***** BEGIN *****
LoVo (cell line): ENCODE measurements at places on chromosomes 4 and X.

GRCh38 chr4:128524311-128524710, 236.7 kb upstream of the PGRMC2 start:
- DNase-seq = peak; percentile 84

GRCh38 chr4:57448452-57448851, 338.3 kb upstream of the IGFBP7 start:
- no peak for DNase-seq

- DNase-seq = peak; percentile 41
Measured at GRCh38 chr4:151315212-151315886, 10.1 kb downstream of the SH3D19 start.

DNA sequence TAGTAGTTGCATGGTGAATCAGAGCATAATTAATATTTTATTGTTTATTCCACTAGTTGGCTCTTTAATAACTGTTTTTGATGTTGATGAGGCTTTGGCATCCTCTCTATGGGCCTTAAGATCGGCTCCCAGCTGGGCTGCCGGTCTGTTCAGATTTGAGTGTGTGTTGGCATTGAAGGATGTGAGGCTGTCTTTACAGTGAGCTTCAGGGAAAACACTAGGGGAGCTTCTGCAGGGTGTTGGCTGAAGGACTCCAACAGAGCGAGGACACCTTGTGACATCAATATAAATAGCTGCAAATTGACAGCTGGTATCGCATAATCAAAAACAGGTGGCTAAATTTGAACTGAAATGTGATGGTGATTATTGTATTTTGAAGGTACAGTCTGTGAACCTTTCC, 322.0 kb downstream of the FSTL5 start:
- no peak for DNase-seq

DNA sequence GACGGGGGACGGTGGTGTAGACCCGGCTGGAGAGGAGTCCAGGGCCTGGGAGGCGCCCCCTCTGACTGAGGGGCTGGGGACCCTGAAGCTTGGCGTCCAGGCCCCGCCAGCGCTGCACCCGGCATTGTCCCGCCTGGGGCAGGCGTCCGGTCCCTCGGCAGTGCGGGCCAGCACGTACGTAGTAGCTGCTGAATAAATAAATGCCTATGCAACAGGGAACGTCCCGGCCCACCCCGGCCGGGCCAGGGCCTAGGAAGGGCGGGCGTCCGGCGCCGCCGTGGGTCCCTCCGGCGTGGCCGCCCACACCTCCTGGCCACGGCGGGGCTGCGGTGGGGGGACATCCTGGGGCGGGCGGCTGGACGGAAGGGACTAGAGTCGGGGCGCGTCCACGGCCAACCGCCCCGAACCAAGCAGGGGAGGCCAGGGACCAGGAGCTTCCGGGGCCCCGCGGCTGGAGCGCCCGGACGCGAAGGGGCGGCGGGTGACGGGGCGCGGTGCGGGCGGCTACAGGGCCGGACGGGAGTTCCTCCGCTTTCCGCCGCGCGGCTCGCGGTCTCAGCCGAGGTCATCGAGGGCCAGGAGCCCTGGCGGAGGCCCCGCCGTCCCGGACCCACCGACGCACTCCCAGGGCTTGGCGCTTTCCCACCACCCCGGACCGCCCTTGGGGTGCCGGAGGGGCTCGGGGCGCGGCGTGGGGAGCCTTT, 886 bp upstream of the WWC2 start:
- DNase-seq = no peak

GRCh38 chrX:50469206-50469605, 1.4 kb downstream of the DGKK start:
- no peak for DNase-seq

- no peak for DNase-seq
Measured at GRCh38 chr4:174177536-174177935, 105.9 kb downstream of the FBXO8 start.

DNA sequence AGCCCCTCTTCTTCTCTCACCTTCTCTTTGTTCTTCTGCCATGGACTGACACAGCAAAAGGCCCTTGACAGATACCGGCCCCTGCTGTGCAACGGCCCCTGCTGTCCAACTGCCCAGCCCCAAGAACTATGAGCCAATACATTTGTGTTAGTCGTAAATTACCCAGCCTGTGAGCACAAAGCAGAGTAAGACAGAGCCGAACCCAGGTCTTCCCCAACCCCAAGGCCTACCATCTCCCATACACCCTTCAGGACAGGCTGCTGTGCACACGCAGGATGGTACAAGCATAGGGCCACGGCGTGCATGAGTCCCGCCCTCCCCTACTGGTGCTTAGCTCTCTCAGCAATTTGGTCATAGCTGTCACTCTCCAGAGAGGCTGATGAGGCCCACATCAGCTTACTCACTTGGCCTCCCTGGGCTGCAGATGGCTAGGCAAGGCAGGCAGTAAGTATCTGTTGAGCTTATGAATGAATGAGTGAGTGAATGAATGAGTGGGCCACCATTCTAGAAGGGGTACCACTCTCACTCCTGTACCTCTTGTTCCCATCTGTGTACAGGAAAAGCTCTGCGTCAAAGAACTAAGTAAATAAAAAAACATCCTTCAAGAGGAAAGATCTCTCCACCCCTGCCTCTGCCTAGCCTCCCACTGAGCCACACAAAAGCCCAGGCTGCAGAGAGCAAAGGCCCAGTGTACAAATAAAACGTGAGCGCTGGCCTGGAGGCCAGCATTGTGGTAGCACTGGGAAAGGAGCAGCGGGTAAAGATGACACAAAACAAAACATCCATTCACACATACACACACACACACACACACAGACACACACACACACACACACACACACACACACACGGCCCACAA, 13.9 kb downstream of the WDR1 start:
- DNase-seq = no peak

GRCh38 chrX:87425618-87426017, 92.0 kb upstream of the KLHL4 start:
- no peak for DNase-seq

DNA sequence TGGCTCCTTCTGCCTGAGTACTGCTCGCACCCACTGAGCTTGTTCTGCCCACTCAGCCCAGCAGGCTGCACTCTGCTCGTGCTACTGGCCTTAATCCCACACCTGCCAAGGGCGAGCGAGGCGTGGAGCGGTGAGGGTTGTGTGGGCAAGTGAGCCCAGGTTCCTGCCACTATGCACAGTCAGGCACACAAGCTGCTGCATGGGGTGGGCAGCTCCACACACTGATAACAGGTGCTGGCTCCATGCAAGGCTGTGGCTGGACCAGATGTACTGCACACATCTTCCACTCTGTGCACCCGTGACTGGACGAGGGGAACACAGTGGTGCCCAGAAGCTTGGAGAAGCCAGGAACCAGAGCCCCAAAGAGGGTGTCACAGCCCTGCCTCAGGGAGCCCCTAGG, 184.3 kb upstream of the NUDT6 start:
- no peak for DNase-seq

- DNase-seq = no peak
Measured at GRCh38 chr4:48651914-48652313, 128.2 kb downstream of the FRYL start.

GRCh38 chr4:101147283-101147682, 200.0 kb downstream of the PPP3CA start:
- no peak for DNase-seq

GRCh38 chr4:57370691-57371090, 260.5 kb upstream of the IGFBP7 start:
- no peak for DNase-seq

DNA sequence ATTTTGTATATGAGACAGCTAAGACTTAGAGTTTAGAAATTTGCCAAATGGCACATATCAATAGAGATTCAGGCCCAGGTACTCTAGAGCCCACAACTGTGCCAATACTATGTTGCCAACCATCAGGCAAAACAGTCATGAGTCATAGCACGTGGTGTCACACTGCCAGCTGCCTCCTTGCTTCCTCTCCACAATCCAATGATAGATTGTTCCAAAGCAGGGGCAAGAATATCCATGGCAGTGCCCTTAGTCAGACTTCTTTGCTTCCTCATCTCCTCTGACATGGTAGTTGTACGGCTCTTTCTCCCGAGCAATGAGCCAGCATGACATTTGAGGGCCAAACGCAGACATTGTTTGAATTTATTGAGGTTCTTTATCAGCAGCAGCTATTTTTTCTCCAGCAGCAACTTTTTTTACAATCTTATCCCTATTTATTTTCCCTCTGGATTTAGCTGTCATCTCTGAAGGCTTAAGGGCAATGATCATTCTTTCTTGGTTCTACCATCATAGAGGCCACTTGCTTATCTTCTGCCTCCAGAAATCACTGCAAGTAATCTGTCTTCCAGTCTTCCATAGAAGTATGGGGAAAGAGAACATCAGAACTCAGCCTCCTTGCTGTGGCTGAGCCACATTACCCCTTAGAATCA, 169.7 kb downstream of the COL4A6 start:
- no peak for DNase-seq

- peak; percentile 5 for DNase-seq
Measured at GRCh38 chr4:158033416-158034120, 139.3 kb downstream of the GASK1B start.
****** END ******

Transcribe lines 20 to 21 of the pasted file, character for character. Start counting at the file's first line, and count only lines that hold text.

DNA sequence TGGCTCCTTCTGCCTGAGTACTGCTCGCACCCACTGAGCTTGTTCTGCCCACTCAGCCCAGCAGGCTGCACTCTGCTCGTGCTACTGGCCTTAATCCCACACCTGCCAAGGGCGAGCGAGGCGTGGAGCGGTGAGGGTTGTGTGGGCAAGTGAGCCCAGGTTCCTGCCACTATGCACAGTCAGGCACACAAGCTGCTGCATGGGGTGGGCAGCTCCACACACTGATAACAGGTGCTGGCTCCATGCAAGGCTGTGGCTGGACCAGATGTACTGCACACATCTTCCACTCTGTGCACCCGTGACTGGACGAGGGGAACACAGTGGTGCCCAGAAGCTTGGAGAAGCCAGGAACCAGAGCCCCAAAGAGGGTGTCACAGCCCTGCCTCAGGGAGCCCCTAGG, 184.3 kb upstream of the NUDT6 start:
- no peak for DNase-seq